dinsdag, december 23, 2014

Rwanda: Call for Proper Preservation of Evidence in Sexual Crime; Treat house-helps with courtesy, says official

There is still need for concerted efforts to contain sexual abuse in the country, especially cases involving children.

This was said yesterday by the Minister for Gender and Family Promotion, Oda Gasinzigwa.
Gasinzigwa was speaking during a national advocacy conference that brought together several women groups within the Great Lakes Region to discuss how best they can improve service delivery to victims of sexual crimes.

CSP Maurice Murigo, from Rwanda National Police (RNP), said between January and November this year, 1,324 children were defiled, 227 were raped while indecent assault was committed against seven children.

In Ruhango District, cases of sexual abuse increased from 16 in 2013 to 30 in 2014, while in Gatsibo District, they increased from 40 to 71, according to Cocafem, a women advocacy organisation operating in the two districts.

Police say all cases require primary evidence for investigation to succeed.
"We need scientific, physical, medical and oral evidence and all this is needed in its primacy.
That is why if a child is sexually abused, the clothes, condoms, medical reports that also contain primary evidence must be well conserved so as to help prosecution," CSP Murigo said.

The packaging of the evidence, delayed reports or even cases that are not reported at all as well as issues of chain of custody are some of the challenges.

Claude Kabutware, the representative of Cocafem, said they have put in place measures to train leaders and the public on how to help victims of sexual abuse and proper preservation of evidence.
He said they also provide psychological, medical, legal and economic support to the victims.
Other challenges are caused by hospitals that still charge for medical tests while others lack private rooms for the victims.

Justine Mukamwezi, from Rwanda Got Justice, a non-profit organisation based in Huye District, said in conjunction with police, they provide emergency transport to victims of sexual abuse.
She says they also carry out forensic interviews where a child freely narrates the incidence which greatly facilitates the investigation.

Mukamwezi said after establishing that house helps commit at least 13 per cent of the sexual crimes against children, they have embarked on sensitising employers and house helps against such acts.
Minister Gasinzirwa said the government is committed to preventing gender based violence as well as supporting the victims of sexual crimes.

"We have developed nine Isange One Stop Centres across the country and, by the end of next year, we will have added another 17 centres with minimum standards where police and psychologists will be deployed to provide the required aid," she said.

The minister added that five 'safe houses' will also be constructed across the country to receive the victims after leaving the centre for recovery before rejoining their families.

Treat house-helps with courtesy, says official


Athan Tashobya
House-helps should be treated with courtesy and love as one of the ways to curb child abuse and domestic violence, Christine Umuhire, the director of family promotion and protection at the Ministry of Gender and Family Promotion, has said.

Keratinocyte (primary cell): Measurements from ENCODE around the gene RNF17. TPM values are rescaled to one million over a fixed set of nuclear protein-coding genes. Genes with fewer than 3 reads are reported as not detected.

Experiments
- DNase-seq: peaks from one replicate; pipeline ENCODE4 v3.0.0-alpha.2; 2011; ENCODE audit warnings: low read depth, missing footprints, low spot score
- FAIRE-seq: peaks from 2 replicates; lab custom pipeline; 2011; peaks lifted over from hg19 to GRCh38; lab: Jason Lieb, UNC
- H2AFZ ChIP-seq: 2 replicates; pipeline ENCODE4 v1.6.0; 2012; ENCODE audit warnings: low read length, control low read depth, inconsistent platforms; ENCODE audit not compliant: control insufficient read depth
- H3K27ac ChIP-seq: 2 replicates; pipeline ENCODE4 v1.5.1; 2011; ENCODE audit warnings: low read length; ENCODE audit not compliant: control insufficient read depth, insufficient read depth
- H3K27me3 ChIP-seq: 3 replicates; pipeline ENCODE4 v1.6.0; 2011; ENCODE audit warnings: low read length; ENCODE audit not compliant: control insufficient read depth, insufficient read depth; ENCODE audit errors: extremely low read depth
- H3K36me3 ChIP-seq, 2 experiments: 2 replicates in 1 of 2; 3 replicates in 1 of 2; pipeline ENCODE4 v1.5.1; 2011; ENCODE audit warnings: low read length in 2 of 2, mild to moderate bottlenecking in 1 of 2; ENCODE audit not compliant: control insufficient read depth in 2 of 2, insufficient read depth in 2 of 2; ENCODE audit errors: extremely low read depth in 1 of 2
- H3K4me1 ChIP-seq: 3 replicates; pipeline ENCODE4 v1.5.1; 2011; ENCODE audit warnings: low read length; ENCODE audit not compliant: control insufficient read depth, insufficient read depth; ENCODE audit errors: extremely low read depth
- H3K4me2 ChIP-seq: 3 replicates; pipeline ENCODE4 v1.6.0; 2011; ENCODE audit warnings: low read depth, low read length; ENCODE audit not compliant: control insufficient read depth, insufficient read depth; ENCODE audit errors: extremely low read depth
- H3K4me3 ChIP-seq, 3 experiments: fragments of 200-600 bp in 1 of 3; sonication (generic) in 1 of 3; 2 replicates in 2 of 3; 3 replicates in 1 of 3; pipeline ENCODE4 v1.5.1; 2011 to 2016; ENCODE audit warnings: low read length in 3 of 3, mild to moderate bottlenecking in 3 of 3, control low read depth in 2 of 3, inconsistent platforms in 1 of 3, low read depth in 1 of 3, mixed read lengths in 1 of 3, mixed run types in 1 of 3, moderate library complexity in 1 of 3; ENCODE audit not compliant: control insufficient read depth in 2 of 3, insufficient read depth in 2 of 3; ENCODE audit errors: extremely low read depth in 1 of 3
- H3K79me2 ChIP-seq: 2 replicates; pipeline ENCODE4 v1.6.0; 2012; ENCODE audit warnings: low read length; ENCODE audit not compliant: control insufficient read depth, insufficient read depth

“We find a housemaid in almost every homestead around the city; other households have more than one, they are part of the family and they deserve as much love and respect as every member of the family. This will reduce risks of violating their rights as well as improving peace in the family,” said Umuhire, adding that this also reduces the risk of the house helps abusing the children that are left in their care.
She was speaking at the advocacy and capacity building meeting for domestic workers organised by Association for the Defence of Human Rights, Sustainable Development and Family Welfare (ADBEF).

Training housemaids

The meeting was held at Kimisagara One Stop Youth Employment and Productive Centre in Nyarugenge District, yesterday.

Umuhire said some housemaids are psychologically, emotionally or financially abused by their employers and some decide to turn their frustrations to the younger members of the family or children, rather than confronting their bosses.

“We are against any form of violence,” Muhire said, adding that, “housemaids should speak up against any violence experienced in homes where they work, rather than turning their frustration to innocent young ones,” the family protection and promotion director said.

Through the support of Canada Fund for Local Initiatives (CFLI) and UNDP Rwanda, ADBEF is training domestic workers on reproductive health, family planning, sexually transmitted infections and HIV/Aids.

Lyhotely Ndagijimana, the chairperson of the ADBEF, said most of housemaids are not privileged enough to have had parental care, thus having differing behaviors that would at times influence them to make errors of judgment.

“We should understand that the majority did not go to school or grew up in secondary homes (not with their parents). They deserve love and compassion to grow into better people,” said Ndagijimana.

The month-long training of housemaids, which begins January, will benefit about 220 housemaids from three sectors of Nyakabanda, Kimisagara and Gitega.

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